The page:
countries like iraq, syria, sudan and iran. in the negotiations, i was in the middle of those, i was one of the security involved with the back and forth between homeland, state department and the white house. we carved out the two exceptions. one was national security. the other was law enforcement. in the exchange between homeland security, they mentioned what we consider humanitarian, business purposes, cultural journalistic, i was in the room with the majority leader. those exceptions were rejected. dp dhs came back again. the final e-mail from the white house was the administration supports this legislation. my thanks to all. then finally, i spoke to the department. they did not request any additional edits.
we're good with the text as drafted. reopening the bill requires to look at it again. yet the day after it passed, you wrote a letter to the iranian foreign minister stating that parts of this law could be waived to accommodate iranian business interest. in my judgment, having played a part in that negotiation, it was in direct contradiction with the intent and the clear definition of the statute and the law. it seeps to me you're putting the interest, business interest of iran over the security interests of the united states and quite frankly either misconstruing or rewriting the very law that we passed overwhelmingly by the congress. i want to give you the opportunity to respond to that. >> i appreciate that. thank you very much. appreciate the work we've done to try to work through this. look, we respect obviously the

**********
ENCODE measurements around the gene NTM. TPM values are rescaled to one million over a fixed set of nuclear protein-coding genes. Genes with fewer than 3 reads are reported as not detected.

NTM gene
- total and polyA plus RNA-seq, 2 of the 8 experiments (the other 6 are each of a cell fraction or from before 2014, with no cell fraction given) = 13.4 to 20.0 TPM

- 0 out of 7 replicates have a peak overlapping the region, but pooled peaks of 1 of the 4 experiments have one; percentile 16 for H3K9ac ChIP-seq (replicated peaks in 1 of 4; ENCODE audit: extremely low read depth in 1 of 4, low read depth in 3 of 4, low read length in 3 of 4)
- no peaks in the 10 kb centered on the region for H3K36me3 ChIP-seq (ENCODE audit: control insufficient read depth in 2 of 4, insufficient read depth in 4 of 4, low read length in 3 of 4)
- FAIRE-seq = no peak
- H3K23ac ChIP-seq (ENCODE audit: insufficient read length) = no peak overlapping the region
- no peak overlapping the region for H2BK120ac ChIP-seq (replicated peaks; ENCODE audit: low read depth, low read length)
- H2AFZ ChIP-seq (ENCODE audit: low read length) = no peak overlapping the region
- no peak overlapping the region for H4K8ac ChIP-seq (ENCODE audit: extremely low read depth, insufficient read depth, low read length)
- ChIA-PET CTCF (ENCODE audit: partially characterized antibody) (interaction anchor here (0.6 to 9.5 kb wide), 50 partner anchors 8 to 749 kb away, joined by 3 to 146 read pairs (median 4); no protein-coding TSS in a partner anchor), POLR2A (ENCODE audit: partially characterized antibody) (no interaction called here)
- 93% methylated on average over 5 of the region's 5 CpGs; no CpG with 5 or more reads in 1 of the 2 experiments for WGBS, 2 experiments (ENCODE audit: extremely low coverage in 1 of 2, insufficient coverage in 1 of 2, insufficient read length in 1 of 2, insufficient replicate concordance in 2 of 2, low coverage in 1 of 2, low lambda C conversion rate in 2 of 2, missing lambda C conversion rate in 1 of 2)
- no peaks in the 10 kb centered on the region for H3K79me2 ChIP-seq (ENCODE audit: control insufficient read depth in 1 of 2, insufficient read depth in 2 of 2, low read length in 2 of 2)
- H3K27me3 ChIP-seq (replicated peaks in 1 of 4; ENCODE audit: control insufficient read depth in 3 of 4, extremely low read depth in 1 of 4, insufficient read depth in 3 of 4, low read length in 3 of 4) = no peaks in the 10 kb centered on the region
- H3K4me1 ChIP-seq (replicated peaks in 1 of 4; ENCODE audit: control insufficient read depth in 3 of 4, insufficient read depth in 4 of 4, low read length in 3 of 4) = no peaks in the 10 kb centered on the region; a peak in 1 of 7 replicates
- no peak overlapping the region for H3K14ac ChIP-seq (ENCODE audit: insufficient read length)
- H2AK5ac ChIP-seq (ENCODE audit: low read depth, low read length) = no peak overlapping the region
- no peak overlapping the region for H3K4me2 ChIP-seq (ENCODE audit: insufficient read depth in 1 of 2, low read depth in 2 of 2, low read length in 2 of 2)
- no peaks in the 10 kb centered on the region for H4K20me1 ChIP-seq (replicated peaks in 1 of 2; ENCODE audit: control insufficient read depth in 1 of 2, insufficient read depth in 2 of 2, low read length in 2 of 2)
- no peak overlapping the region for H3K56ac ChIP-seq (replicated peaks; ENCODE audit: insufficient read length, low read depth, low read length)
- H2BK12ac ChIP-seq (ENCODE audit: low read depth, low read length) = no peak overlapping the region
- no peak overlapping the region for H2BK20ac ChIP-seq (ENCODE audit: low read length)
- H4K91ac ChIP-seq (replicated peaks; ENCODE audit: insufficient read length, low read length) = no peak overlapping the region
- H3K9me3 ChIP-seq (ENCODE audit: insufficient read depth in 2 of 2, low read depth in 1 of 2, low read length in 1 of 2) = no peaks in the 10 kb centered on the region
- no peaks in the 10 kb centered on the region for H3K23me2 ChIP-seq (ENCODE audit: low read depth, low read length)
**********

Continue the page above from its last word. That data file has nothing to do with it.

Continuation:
congressional intent. we respect the purpose of this. we all share that goal. we have to protect the country. we have to have adequate control over who's coming into the country. and we learned obviously in the course of the k visa situation that there's more that can be done conceivably to be able to analyze and dig into background. the bottom line is this. the letter that i wrote to the iranian foreign minister was not an excuse for anything. it simply said that they were arguing that we had violated jcpoa. i wrote a letter saying no, it does not violate jcpoa. i explained and defended the law and made clear to them we were going to keep our jcpoa commitments. now, the, what we're doing is
actually following the letter of the law, but you have to -- please, would like you to understand that our friends, our allies, french, germans, british, others, are deeply concerned about the impact of this law inadvertent on their citizens. they have dual nationals. if one of those dual nationals just travels to iran, all of a sudden, and they're in a visa waiver program and they're a very legitimate business person's -- >> if i could just use my time, look, i wrote the law -- >> let me just finish -- >> i'm the author of the bill. i understand the intent of the law. we had conversations with the white house. you tried to get this business exemption written into the law. that was rejected by the leadership and the congress. and the time to have changed that was prior to the president